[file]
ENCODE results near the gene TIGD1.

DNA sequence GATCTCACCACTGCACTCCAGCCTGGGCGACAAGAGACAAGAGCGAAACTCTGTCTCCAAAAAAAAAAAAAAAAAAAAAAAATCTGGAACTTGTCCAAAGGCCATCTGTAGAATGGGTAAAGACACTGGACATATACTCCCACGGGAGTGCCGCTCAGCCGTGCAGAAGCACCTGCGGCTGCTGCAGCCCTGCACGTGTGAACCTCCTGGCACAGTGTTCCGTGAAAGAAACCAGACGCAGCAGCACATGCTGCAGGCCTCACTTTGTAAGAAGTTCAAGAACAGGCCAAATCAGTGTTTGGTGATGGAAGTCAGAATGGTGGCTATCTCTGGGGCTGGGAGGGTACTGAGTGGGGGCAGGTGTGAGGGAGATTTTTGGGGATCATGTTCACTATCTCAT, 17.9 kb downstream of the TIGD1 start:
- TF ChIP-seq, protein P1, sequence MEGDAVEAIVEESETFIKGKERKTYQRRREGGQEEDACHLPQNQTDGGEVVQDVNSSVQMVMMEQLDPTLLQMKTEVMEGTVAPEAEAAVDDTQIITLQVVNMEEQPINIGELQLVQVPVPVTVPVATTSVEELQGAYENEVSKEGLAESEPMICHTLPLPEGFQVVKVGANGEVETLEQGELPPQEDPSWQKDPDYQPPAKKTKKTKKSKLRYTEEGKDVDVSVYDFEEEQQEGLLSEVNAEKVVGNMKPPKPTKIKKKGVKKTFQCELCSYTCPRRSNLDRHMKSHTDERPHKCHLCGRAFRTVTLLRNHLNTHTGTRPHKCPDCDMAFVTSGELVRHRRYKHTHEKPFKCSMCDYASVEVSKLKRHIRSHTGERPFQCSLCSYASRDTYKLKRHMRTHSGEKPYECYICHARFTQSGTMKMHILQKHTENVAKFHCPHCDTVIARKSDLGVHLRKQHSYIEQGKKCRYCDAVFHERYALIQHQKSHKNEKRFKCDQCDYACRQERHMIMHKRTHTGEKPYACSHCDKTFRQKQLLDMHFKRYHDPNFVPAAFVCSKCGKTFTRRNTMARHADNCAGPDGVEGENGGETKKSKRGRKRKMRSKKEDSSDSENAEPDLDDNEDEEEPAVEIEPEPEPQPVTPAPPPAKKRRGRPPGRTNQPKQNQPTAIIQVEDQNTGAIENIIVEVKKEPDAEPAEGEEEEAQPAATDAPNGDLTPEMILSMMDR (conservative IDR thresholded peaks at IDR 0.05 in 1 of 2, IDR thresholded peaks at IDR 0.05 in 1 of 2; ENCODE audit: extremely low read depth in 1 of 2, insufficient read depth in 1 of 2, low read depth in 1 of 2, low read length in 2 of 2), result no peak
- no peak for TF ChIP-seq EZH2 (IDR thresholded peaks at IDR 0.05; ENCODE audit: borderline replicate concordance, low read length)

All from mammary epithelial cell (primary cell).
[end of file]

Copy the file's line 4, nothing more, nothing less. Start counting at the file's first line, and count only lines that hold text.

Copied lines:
- no peak for TF ChIP-seq EZH2 (IDR thresholded peaks at IDR 0.05; ENCODE audit: borderline replicate concordance, low read length)